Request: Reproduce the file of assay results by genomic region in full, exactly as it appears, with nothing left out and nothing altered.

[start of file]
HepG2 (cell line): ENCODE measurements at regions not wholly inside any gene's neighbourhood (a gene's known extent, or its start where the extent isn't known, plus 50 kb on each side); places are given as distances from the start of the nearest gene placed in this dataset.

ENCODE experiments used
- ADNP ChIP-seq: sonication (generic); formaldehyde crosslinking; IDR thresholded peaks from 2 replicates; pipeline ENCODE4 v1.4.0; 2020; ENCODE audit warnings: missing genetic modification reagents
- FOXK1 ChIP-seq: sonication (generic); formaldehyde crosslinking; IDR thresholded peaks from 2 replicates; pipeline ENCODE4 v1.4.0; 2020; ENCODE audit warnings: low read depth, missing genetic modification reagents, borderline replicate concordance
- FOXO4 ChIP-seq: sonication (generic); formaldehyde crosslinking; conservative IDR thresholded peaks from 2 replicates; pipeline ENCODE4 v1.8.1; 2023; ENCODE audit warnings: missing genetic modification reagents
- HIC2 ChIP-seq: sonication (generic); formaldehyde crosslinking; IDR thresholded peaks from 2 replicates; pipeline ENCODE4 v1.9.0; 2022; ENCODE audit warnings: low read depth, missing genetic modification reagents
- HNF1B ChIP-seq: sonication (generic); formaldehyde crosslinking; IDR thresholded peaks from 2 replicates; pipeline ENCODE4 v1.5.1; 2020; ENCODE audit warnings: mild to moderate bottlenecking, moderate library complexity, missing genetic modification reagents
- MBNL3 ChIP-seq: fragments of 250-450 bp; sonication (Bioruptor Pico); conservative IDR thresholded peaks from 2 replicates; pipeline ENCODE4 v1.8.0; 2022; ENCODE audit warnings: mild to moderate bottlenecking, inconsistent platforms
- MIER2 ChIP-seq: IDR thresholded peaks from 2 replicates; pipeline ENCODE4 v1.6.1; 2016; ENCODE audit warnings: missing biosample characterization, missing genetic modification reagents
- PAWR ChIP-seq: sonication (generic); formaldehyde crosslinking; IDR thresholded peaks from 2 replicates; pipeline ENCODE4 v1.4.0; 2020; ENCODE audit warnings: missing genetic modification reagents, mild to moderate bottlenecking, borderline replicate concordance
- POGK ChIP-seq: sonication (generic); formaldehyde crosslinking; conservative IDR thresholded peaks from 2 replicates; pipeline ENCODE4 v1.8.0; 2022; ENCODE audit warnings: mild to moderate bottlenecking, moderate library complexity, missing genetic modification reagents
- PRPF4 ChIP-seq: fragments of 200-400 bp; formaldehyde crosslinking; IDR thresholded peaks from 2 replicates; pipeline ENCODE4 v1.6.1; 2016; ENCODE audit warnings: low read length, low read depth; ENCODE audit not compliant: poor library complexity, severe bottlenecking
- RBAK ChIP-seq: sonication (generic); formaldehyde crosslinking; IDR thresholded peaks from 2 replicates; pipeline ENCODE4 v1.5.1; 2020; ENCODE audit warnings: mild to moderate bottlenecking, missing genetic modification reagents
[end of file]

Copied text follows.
HepG2 (cell line): ENCODE measurements at regions not wholly inside any gene's neighbourhood (a gene's known extent, or its start where the extent isn't known, plus 50 kb on each side); places are given as distances from the start of the nearest gene placed in this dataset.

ENCODE experiments used
- ADNP ChIP-seq: sonication (generic); formaldehyde crosslinking; IDR thresholded peaks from 2 replicates; pipeline ENCODE4 v1.4.0; 2020; ENCODE audit warnings: missing genetic modification reagents
- FOXK1 ChIP-seq: sonication (generic); formaldehyde crosslinking; IDR thresholded peaks from 2 replicates; pipeline ENCODE4 v1.4.0; 2020; ENCODE audit warnings: low read depth, missing genetic modification reagents, borderline replicate concordance
- FOXO4 ChIP-seq: sonication (generic); formaldehyde crosslinking; conservative IDR thresholded peaks from 2 replicates; pipeline ENCODE4 v1.8.1; 2023; ENCODE audit warnings: missing genetic modification reagents
- HIC2 ChIP-seq: sonication (generic); formaldehyde crosslinking; IDR thresholded peaks from 2 replicates; pipeline ENCODE4 v1.9.0; 2022; ENCODE audit warnings: low read depth, missing genetic modification reagents
- HNF1B ChIP-seq: sonication (generic); formaldehyde crosslinking; IDR thresholded peaks from 2 replicates; pipeline ENCODE4 v1.5.1; 2020; ENCODE audit warnings: mild to moderate bottlenecking, moderate library complexity, missing genetic modification reagents
- MBNL3 ChIP-seq: fragments of 250-450 bp; sonication (Bioruptor Pico); conservative IDR thresholded peaks from 2 replicates; pipeline ENCODE4 v1.8.0; 2022; ENCODE audit warnings: mild to moderate bottlenecking, inconsistent platforms
- MIER2 ChIP-seq: IDR thresholded peaks from 2 replicates; pipeline ENCODE4 v1.6.1; 2016; ENCODE audit warnings: missing biosample characterization, missing genetic modification reagents
- PAWR ChIP-seq: sonication (generic); formaldehyde crosslinking; IDR thresholded peaks from 2 replicates; pipeline ENCODE4 v1.4.0; 2020; ENCODE audit warnings: missing genetic modification reagents, mild to moderate bottlenecking, borderline replicate concordance
- POGK ChIP-seq: sonication (generic); formaldehyde crosslinking; conservative IDR thresholded peaks from 2 replicates; pipeline ENCODE4 v1.8.0; 2022; ENCODE audit warnings: mild to moderate bottlenecking, moderate library complexity, missing genetic modification reagents
- PRPF4 ChIP-seq: fragments of 200-400 bp; formaldehyde crosslinking; IDR thresholded peaks from 2 replicates; pipeline ENCODE4 v1.6.1; 2016; ENCODE audit warnings: low read length, low read depth; ENCODE audit not compliant: poor library complexity, severe bottlenecking
- RBAK ChIP-seq: sonication (generic); formaldehyde crosslinking; IDR thresholded peaks from 2 replicates; pipeline ENCODE4 v1.5.1; 2020; ENCODE audit warnings: mild to moderate bottlenecking, missing genetic modification reagents